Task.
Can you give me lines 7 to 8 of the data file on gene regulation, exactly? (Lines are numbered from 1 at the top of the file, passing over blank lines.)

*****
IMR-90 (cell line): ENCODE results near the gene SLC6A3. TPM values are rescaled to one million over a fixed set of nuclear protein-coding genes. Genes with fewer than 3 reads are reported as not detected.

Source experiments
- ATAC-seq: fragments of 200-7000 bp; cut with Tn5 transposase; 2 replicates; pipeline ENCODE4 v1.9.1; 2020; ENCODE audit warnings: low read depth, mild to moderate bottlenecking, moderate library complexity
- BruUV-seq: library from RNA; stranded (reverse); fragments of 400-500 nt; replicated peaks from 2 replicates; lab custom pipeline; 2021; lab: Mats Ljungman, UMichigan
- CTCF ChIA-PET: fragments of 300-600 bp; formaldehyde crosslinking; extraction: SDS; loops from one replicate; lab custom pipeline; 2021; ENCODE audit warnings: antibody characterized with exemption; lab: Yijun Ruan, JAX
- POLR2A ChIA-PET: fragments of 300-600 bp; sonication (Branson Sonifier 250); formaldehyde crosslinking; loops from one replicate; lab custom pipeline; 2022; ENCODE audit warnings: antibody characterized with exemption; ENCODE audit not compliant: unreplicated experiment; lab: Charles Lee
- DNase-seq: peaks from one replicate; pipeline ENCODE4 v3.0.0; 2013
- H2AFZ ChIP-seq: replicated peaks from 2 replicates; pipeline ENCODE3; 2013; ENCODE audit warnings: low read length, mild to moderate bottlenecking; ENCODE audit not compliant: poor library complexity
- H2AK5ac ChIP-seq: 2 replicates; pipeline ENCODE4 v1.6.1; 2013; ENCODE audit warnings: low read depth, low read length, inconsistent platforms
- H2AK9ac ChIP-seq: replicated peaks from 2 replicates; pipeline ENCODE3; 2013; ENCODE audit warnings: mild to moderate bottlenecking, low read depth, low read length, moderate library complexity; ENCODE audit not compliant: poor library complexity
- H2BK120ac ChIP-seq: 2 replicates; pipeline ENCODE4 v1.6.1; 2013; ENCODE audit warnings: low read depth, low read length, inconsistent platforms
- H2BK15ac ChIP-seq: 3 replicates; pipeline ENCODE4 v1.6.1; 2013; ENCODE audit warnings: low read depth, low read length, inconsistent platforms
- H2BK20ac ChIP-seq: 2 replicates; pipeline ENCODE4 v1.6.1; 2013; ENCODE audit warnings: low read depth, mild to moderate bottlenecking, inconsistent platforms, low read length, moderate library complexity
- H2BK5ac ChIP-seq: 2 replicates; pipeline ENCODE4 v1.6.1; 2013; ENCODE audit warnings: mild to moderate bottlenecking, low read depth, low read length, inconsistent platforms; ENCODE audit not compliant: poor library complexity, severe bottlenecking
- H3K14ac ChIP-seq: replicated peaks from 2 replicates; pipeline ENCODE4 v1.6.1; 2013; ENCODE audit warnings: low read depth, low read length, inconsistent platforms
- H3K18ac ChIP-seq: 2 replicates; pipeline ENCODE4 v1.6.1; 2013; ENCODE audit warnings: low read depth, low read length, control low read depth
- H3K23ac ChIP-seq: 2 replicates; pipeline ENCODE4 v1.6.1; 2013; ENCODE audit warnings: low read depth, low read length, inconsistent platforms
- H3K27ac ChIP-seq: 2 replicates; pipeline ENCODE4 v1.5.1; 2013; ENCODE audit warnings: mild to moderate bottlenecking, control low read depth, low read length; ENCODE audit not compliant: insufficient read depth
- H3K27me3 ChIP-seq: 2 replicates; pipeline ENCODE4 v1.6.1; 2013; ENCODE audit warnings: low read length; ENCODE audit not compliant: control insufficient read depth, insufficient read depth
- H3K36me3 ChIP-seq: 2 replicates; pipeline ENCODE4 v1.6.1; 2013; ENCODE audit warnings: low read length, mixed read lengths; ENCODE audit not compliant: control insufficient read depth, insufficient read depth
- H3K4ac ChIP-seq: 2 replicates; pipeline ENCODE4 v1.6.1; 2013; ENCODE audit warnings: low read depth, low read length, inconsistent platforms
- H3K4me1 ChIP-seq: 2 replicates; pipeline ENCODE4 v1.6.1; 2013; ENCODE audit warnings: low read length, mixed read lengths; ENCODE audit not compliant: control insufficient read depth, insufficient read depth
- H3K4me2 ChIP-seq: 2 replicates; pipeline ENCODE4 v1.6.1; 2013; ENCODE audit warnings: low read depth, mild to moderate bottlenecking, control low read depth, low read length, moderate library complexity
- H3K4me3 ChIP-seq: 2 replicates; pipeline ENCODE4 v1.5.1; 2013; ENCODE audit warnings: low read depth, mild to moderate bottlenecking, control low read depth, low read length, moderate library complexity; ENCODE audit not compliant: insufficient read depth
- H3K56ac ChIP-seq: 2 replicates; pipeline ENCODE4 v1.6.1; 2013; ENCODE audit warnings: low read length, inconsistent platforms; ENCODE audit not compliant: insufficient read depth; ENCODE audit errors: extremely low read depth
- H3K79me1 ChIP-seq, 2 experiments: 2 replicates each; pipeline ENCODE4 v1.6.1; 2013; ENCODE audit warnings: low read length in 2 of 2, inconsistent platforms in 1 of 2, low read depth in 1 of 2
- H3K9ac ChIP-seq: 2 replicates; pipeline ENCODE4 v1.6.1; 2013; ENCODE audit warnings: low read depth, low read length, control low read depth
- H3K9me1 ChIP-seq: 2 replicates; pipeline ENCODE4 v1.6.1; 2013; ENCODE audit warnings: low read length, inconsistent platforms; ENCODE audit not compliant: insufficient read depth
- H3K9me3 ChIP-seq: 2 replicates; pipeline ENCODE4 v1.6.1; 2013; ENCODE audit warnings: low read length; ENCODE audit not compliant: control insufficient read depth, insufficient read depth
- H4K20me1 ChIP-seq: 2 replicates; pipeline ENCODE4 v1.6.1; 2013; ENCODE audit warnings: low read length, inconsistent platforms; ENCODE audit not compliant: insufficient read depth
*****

- DNase-seq: peaks from one replicate; pipeline ENCODE4 v3.0.0; 2013
- H2AFZ ChIP-seq: replicated peaks from 2 replicates; pipeline ENCODE3; 2013; ENCODE audit warnings: low read length, mild to moderate bottlenecking; ENCODE audit not compliant: poor library complexity